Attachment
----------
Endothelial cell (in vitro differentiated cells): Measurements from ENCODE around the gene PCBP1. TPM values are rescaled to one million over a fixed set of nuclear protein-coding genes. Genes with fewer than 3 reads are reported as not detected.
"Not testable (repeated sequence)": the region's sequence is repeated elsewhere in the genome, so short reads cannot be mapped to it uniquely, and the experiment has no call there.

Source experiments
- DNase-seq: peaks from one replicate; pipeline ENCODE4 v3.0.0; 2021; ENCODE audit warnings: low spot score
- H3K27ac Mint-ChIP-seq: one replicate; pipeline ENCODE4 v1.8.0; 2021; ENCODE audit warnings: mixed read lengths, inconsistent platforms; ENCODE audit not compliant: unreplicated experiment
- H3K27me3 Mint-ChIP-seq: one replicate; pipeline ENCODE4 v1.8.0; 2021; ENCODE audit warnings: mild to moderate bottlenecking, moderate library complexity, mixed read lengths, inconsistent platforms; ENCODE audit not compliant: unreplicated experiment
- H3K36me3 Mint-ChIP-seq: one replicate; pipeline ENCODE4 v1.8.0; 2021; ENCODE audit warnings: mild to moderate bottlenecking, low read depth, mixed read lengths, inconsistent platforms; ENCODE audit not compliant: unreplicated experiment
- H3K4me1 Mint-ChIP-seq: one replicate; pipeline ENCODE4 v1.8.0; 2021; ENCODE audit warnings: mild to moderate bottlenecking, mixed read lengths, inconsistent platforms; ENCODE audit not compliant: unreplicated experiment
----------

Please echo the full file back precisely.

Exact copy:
Endothelial cell (in vitro differentiated cells): Measurements from ENCODE around the gene PCBP1. TPM values are rescaled to one million over a fixed set of nuclear protein-coding genes. Genes with fewer than 3 reads are reported as not detected.
"Not testable (repeated sequence)": the region's sequence is repeated elsewhere in the genome, so short reads cannot be mapped to it uniquely, and the experiment has no call there.

Source experiments
- DNase-seq: peaks from one replicate; pipeline ENCODE4 v3.0.0; 2021; ENCODE audit warnings: low spot score
- H3K27ac Mint-ChIP-seq: one replicate; pipeline ENCODE4 v1.8.0; 2021; ENCODE audit warnings: mixed read lengths, inconsistent platforms; ENCODE audit not compliant: unreplicated experiment
- H3K27me3 Mint-ChIP-seq: one replicate; pipeline ENCODE4 v1.8.0; 2021; ENCODE audit warnings: mild to moderate bottlenecking, moderate library complexity, mixed read lengths, inconsistent platforms; ENCODE audit not compliant: unreplicated experiment
- H3K36me3 Mint-ChIP-seq: one replicate; pipeline ENCODE4 v1.8.0; 2021; ENCODE audit warnings: mild to moderate bottlenecking, low read depth, mixed read lengths, inconsistent platforms; ENCODE audit not compliant: unreplicated experiment
- H3K4me1 Mint-ChIP-seq: one replicate; pipeline ENCODE4 v1.8.0; 2021; ENCODE audit warnings: mild to moderate bottlenecking, mixed read lengths, inconsistent platforms; ENCODE audit not compliant: unreplicated experiment